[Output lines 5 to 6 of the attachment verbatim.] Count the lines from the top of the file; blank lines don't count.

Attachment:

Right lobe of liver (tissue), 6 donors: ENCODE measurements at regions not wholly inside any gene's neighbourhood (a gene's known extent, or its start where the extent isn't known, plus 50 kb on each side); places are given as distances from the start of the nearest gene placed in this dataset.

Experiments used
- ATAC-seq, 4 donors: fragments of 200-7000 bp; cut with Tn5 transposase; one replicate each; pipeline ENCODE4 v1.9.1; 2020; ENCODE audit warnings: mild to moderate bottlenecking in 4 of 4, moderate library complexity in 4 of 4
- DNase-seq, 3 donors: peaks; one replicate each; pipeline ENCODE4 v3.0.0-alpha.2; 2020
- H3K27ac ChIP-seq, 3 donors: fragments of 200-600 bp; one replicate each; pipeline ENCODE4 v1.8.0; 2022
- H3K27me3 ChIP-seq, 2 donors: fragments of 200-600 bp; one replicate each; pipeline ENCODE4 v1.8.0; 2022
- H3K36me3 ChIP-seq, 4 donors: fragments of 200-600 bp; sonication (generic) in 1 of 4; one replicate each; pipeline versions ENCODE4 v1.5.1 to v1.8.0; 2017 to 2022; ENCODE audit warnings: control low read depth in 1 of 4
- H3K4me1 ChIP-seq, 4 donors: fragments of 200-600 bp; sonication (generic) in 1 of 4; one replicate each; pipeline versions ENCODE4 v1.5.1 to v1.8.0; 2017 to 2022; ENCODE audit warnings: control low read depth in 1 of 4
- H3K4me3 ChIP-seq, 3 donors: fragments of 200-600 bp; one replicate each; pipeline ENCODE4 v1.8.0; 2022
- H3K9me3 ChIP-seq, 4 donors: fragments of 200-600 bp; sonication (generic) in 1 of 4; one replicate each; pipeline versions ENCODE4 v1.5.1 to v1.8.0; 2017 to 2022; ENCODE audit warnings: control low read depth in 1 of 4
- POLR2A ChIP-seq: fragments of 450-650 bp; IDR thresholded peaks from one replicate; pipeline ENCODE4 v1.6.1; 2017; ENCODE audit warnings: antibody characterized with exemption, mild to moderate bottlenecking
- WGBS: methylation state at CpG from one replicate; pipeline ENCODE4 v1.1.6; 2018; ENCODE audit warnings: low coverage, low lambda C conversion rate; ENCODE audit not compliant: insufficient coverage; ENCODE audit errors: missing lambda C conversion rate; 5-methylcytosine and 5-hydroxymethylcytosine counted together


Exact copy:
- H3K27ac ChIP-seq, 3 donors: fragments of 200-600 bp; one replicate each; pipeline ENCODE4 v1.8.0; 2022
- H3K27me3 ChIP-seq, 2 donors: fragments of 200-600 bp; one replicate each; pipeline ENCODE4 v1.8.0; 2022